I could talk about all the amazing art and the numerous galleries we visited in Rockport, but what was the most exciting thing for me was we went into two little bookstores (Toad Hall and Bullseye Book, I only found a blog talking about a move three years ago here.). At Bullseye, I finally asked someone where they got the bags they use to store paperback books (bagsunlimited.com) and I ordered some for my Wuthering Heights collection and autographed books! (Pictures to follow in another post I’m sure.) What’s also cool about Bags Unlimited, is they have a lot of preservation items so I’m excited about that for my postcard and posters too!
In the longest episode yet I talk with one of my roommates, Mike, about two VERY long books Hyperion and The Fall of Hyperion, the first two novels of the Hyperion Cantos by Dan Simmons.
I’m sad I had to cut out as much as I did (including a great aside about Doctor Who), but I think you’ll enjoy this one. We talk about science fiction and religion, technology and the fear of Artificial intelligence and even delve briefly into religion and philosophy, and what all of these mean for the future of society. (We’re so smart!)
I did use this episode as a weird transition episode. You’ll start to see hints of what I’m working into the next episode from my “podcast class,” but because this was recorded well before I did that class there are no actual transitions, I hadn’t recorded actual transitions yet, just the page turning sounds.
The Hobbit and The Lord of the Rings – J.R.R. Tolkien
I was able to do a lot more editing wise so hopefully the sound quality is a bit better than usual! I’m also mulling over a few more changes, like starting with the guest reading as the intro and then going into the discussion, but I’m not sure.
Thirteen months ago I wrote about Spritz, a speed reading technology that Michael finally mentioned on Books on the Nightstand this past week. And even though I think it’s an awesome technology for non-leisure reading, I want to talk about something else.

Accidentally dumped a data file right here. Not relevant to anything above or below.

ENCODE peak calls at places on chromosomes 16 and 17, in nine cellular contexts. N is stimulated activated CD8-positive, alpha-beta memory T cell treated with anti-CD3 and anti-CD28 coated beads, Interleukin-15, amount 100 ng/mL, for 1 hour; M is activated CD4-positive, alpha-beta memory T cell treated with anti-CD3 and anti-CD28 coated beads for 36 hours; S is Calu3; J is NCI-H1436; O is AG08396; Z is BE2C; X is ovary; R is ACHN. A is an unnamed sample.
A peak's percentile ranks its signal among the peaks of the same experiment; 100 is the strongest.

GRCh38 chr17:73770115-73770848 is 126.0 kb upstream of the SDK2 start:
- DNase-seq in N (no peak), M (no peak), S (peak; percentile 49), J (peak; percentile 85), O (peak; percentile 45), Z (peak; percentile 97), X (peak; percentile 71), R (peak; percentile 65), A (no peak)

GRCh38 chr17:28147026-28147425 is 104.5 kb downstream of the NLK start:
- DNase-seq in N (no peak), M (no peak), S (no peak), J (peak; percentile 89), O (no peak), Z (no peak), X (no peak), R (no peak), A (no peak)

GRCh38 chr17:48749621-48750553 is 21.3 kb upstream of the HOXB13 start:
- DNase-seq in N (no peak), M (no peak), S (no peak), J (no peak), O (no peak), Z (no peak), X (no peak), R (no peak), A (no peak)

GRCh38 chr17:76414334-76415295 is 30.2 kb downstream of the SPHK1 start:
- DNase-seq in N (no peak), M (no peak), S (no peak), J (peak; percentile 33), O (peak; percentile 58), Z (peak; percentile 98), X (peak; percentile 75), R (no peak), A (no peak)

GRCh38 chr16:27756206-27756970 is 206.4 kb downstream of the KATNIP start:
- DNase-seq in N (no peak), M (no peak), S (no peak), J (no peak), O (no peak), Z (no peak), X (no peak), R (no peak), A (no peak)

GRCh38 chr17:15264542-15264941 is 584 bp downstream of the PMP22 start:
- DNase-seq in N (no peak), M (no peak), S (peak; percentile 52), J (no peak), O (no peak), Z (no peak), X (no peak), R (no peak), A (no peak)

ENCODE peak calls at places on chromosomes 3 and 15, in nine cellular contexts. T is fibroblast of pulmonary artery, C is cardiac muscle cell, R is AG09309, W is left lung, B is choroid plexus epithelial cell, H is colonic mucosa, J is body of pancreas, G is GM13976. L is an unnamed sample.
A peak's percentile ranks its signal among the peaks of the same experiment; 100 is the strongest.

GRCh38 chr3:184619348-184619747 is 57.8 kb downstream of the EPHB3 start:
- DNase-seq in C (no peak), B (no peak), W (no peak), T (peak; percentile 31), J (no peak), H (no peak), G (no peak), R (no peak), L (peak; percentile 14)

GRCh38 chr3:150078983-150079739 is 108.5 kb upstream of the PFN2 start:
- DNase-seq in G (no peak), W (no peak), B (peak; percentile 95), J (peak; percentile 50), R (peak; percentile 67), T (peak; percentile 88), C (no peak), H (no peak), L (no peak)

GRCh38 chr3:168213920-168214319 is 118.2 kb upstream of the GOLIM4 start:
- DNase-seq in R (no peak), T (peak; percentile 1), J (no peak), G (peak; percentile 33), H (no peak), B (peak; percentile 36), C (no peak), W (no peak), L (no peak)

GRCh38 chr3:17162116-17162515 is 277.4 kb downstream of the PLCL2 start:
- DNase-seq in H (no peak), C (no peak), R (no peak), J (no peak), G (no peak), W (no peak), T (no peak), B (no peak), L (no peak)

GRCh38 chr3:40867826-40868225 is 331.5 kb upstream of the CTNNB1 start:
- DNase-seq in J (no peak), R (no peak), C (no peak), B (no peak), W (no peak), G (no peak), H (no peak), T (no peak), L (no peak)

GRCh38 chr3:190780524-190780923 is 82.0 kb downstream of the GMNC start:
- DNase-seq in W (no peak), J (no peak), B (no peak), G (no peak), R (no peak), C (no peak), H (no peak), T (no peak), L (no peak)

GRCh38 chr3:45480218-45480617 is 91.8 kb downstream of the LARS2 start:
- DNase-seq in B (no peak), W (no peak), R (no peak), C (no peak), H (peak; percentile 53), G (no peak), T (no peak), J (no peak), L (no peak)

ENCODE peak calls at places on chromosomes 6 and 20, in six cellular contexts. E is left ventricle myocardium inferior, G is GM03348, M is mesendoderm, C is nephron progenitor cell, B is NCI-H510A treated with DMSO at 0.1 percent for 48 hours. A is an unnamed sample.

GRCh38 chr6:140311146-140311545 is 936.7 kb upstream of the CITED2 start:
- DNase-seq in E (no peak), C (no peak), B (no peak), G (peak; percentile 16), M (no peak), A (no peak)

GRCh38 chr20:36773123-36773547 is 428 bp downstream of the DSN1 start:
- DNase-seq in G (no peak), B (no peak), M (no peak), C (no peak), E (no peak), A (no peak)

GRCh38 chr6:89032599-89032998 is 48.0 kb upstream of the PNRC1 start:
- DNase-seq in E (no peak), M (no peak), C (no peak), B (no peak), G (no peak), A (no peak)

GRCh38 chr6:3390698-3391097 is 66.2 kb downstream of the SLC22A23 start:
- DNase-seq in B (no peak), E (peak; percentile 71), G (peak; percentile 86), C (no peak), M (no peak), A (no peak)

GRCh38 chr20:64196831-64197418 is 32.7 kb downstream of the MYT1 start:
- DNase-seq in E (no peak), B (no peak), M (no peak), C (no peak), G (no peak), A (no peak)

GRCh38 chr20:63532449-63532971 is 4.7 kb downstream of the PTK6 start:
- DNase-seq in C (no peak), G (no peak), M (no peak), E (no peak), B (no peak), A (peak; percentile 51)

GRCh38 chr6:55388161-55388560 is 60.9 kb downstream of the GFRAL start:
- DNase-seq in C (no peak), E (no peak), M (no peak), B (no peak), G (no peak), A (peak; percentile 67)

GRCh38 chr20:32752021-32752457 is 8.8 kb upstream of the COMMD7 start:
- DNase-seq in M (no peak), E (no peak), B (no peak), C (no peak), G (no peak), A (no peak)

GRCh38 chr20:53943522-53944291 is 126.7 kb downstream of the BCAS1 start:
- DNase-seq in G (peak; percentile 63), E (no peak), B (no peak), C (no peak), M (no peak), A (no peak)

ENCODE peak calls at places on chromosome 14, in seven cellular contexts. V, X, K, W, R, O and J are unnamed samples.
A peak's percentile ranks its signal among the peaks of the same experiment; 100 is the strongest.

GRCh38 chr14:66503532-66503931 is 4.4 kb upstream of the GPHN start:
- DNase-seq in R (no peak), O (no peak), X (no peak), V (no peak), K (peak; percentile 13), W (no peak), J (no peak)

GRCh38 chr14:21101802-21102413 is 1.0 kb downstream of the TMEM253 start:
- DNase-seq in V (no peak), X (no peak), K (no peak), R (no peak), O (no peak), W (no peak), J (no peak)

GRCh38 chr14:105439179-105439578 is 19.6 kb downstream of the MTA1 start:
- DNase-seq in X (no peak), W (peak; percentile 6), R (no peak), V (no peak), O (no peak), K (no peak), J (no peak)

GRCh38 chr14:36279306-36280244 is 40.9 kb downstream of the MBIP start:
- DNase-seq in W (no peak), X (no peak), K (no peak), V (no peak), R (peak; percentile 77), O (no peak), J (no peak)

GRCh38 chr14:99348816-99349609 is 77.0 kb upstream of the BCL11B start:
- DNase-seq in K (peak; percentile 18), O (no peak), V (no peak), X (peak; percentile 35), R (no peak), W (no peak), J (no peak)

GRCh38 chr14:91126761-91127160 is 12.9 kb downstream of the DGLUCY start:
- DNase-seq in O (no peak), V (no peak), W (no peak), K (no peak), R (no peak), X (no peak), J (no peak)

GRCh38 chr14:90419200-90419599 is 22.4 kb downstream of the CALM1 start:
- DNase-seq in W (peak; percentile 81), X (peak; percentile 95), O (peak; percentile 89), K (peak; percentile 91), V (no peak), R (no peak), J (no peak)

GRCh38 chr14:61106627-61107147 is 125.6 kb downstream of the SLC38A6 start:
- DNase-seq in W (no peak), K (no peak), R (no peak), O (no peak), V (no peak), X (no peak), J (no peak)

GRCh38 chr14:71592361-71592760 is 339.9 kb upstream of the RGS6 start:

I don’t remember when I bought this, but it was definitely pre-2003 and I completely forgot I owned one until I stumbled across it last December in a desperate attempt to find my passport. I decided to write about it as I’m trekking through The Witching Hour which clocks in at over 1,000 pages and the cover was starting to get pretty beat up from being shoved into my bookbag constantly. And this will most definitely help out with that. If you didn’t read what the left half of the photo says, I’m sure you’re asking what the hell is that?
So far 2015 is turning out to be one hell of a roller coaster. Every time something great happens it’s like there’s someone waiting to smack you in the face before you get too excited or stay happy for too long.
The major positives are 1) we’re 1/4 of the way through the year so we’re past the “Monday” of 2015. 2) We beat the record so all the snow was worth it. And 3) Most of the snow has melted in Boston (even though it snowed this week), and we’re finally starting to see signs of spring including a couple of 50+ (10C) degree days over the past two weeks and the sun is out a lot more than it has been. It never ceases to amaze me how an extra 10-15 minutes of sunlight a day can seriously improve your attitude! As the weather has been so iffy lately I’ve spent a lot of time in coffee shops and curled up reading books, and thus the starting photo. (Yes that’s a spoon pushed into the cement.)